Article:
India – final conclusions after the elections

09:16 by Hubert Fromlet, Kalmar

India’s enormous elections to the Lower House (Lok Sabha) are over. The big winner is Narendra Modi from the hindu-nationalist BJP who even achieved absolute majority in the new Indian parliament. Modi’s victory did not come as a major surprise – but the way he did it, including his very successful marketing.

During Modi’s previous period as a Prime Minister, the Indian economy already improved but certainly not as successfully as described by Modi’s supporters at home and by major parts of the global financial and corporate sector (which can be read about in some previous blogs of mine on chinaresearch.se).

The shortage of resources

Still a lot of weak issues have to be improved or reduced in the “continent” of India. Institutions (for example, quite a number of the new parliament members are even crime-suspected), poverty, the environment, agriculture with still more than 50 percent of total employment, income distribution, productivity, competitive manufacturing to a quite high extent – just to mention a few areas on a long list.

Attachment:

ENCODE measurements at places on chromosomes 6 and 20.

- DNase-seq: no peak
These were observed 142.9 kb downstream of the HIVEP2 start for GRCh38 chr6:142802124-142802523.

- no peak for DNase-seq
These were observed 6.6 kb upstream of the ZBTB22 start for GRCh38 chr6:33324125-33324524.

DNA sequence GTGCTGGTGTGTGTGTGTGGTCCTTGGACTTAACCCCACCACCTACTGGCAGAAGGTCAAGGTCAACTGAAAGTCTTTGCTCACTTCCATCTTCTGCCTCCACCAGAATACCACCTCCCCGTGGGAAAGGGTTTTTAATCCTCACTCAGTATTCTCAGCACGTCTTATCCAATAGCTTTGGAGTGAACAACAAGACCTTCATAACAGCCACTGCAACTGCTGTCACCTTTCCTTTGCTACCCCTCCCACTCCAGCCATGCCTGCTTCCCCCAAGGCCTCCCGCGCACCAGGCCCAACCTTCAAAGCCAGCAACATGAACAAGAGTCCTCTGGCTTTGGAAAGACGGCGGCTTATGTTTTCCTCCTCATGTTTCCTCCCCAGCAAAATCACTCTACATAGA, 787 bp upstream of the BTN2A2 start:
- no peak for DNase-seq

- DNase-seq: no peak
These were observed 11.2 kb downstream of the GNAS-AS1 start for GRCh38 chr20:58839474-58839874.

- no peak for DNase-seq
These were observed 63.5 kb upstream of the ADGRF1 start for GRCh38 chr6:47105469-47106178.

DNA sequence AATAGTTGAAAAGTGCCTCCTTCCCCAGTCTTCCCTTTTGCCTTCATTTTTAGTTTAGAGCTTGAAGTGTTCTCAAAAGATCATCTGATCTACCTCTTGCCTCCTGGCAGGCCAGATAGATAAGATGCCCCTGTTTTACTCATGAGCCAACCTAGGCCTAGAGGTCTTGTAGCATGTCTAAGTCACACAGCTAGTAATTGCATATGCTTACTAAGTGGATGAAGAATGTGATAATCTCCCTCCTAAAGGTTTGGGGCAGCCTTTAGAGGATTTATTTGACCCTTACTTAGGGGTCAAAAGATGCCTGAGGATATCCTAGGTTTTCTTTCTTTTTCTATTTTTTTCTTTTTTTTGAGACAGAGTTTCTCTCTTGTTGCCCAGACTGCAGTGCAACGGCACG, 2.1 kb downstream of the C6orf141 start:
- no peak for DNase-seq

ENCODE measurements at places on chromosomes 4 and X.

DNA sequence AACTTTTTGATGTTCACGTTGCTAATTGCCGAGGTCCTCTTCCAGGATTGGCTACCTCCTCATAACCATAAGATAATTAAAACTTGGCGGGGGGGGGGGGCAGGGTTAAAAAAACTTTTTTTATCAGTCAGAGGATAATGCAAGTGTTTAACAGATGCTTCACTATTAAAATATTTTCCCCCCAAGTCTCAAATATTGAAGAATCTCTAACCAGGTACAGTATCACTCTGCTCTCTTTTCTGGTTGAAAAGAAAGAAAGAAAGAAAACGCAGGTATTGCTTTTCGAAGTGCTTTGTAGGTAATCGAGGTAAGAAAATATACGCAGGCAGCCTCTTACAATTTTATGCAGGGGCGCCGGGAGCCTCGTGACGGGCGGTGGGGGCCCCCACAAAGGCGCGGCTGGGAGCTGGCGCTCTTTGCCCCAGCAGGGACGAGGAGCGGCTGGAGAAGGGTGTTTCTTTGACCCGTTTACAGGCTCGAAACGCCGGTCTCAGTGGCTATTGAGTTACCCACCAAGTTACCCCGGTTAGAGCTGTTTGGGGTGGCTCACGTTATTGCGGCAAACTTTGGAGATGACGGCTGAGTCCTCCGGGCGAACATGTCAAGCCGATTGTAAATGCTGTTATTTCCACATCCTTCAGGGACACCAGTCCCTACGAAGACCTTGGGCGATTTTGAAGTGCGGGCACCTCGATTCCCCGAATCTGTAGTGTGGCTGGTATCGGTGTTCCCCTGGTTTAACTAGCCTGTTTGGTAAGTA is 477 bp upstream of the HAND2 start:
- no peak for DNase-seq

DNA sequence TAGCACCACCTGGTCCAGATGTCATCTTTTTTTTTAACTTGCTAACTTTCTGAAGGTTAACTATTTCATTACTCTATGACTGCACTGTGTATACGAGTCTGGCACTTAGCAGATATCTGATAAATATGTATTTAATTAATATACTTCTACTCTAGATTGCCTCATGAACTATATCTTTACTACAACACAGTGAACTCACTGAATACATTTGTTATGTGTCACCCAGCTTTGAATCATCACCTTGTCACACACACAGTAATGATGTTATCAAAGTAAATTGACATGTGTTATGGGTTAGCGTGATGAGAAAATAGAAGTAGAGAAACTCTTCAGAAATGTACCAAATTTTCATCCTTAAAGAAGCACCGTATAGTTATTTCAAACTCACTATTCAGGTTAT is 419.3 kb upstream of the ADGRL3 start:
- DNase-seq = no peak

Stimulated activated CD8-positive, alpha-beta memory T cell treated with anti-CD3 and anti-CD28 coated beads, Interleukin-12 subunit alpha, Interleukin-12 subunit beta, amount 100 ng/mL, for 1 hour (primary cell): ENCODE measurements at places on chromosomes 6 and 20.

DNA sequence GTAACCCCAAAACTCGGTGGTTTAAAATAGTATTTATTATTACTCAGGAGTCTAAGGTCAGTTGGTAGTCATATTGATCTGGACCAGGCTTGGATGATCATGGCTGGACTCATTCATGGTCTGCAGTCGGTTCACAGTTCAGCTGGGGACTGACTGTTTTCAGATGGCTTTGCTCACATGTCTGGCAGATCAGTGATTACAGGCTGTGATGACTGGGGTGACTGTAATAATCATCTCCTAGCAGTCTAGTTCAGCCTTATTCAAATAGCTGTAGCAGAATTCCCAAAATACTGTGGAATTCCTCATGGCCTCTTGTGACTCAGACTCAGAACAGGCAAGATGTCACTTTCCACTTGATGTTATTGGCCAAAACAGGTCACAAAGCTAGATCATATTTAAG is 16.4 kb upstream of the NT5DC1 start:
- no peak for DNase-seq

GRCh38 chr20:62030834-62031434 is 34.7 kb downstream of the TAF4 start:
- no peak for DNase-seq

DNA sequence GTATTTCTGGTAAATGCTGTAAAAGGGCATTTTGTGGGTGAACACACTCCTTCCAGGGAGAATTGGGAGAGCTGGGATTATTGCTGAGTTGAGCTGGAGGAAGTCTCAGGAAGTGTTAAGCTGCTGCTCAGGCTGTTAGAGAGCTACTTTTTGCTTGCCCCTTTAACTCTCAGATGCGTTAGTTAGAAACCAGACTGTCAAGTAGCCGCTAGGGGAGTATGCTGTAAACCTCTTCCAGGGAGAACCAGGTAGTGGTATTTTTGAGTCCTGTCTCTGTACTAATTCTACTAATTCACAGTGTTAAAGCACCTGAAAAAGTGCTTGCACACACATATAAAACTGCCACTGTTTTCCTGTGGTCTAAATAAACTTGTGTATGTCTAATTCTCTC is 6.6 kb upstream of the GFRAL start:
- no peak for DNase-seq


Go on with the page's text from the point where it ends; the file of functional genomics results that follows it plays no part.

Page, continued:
Looking at all these challenges, the forthcoming five years will not be easy for the BJP, Prime Minister Modi and his allies. Political tensions exist mainly with Pakistan. Relations with China seem to be commercially pragmatic but not very good either (which is demonstrated by India’s more or less total neglect of China’s prestigiously favored Belt & Road Initiative).

For the above-mentioned and quite a number of other reasons, India is certainly a country lagging institutional, educational and particularly financial resources to achieve rapid – i.e. at the same time fundamentally sustained – progress in production, infrastructure and the environment. High public debt on all levels is a frequently neglected impediment to even higher growth and to a more favorable distribution of income.

However, the economy of India has the potential to improve further during a long period of time. Macroeconomic growth data alone, however, remain an insufficient analytical tool – a reality that many (Western) analysts to not apply the way they should. Not to forget India’s demographic potential which – theoretically – is much more favorable than China’s in the forthcoming decades.

“Theoretically” because India also must create the necessary institutional and financial resources. And here we come back to the shortage issue of necessary resources …

Hubert Fromlet
Affiliate Professor at the School of Business and Economics, Linnaeus University
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